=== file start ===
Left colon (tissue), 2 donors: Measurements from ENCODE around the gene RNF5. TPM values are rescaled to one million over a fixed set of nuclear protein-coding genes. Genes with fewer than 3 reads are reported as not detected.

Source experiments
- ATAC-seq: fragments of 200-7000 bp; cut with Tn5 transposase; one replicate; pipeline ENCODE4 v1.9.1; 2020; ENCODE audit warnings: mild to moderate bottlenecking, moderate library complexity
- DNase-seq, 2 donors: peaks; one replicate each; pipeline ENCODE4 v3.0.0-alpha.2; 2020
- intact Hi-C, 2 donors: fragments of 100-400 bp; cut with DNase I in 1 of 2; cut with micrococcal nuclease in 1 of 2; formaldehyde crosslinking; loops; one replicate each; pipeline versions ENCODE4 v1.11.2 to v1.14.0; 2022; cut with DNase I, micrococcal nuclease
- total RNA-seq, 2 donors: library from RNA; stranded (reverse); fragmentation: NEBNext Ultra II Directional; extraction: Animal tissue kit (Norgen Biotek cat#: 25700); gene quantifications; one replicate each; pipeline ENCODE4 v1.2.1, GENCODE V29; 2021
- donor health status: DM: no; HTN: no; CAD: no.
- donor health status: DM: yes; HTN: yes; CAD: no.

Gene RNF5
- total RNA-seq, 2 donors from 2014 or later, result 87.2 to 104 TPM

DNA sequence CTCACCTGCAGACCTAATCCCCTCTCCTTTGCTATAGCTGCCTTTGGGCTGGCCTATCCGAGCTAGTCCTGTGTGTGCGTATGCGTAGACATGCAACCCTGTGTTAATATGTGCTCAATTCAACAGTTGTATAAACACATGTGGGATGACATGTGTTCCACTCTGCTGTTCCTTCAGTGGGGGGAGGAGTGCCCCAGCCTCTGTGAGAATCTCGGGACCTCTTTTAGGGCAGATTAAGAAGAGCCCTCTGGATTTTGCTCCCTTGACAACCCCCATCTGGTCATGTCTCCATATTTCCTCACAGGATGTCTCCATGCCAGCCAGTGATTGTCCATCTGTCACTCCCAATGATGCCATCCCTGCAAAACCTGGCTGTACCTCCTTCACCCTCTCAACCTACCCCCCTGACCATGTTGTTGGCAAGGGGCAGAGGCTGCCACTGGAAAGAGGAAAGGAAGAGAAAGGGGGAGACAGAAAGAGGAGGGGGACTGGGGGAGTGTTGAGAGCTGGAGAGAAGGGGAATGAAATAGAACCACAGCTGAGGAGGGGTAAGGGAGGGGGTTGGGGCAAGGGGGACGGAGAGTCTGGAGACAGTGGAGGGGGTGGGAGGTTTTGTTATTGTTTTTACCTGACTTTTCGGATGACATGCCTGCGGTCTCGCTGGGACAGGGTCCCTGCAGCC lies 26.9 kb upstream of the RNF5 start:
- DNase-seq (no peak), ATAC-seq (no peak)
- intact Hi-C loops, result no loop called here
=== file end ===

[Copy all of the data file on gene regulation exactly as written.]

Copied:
Left colon (tissue), 2 donors: Measurements from ENCODE around the gene RNF5. TPM values are rescaled to one million over a fixed set of nuclear protein-coding genes. Genes with fewer than 3 reads are reported as not detected.

Source experiments
- ATAC-seq: fragments of 200-7000 bp; cut with Tn5 transposase; one replicate; pipeline ENCODE4 v1.9.1; 2020; ENCODE audit warnings: mild to moderate bottlenecking, moderate library complexity
- DNase-seq, 2 donors: peaks; one replicate each; pipeline ENCODE4 v3.0.0-alpha.2; 2020
- intact Hi-C, 2 donors: fragments of 100-400 bp; cut with DNase I in 1 of 2; cut with micrococcal nuclease in 1 of 2; formaldehyde crosslinking; loops; one replicate each; pipeline versions ENCODE4 v1.11.2 to v1.14.0; 2022; cut with DNase I, micrococcal nuclease
- total RNA-seq, 2 donors: library from RNA; stranded (reverse); fragmentation: NEBNext Ultra II Directional; extraction: Animal tissue kit (Norgen Biotek cat#: 25700); gene quantifications; one replicate each; pipeline ENCODE4 v1.2.1, GENCODE V29; 2021
- donor health status: DM: no; HTN: no; CAD: no.
- donor health status: DM: yes; HTN: yes; CAD: no.

Gene RNF5
- total RNA-seq, 2 donors from 2014 or later, result 87.2 to 104 TPM

DNA sequence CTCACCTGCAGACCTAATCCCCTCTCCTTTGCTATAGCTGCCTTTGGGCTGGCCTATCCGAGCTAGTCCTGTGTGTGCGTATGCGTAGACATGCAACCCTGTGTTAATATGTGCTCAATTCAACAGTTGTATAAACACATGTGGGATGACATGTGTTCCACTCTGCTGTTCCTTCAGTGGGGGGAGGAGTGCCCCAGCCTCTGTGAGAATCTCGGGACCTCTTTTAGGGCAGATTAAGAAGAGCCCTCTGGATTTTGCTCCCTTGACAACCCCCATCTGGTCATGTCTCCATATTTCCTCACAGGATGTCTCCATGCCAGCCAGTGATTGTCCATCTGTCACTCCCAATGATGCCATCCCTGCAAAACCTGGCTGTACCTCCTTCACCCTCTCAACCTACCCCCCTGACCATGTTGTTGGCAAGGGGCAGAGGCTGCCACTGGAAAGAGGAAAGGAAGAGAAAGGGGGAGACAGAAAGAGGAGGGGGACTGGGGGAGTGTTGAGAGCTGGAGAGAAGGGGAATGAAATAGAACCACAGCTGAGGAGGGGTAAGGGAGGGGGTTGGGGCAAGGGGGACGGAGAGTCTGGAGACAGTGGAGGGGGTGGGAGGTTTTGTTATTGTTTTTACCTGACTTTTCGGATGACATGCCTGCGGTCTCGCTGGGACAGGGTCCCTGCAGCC lies 26.9 kb upstream of the RNF5 start:
- DNase-seq (no peak), ATAC-seq (no peak)
- intact Hi-C loops, result no loop called here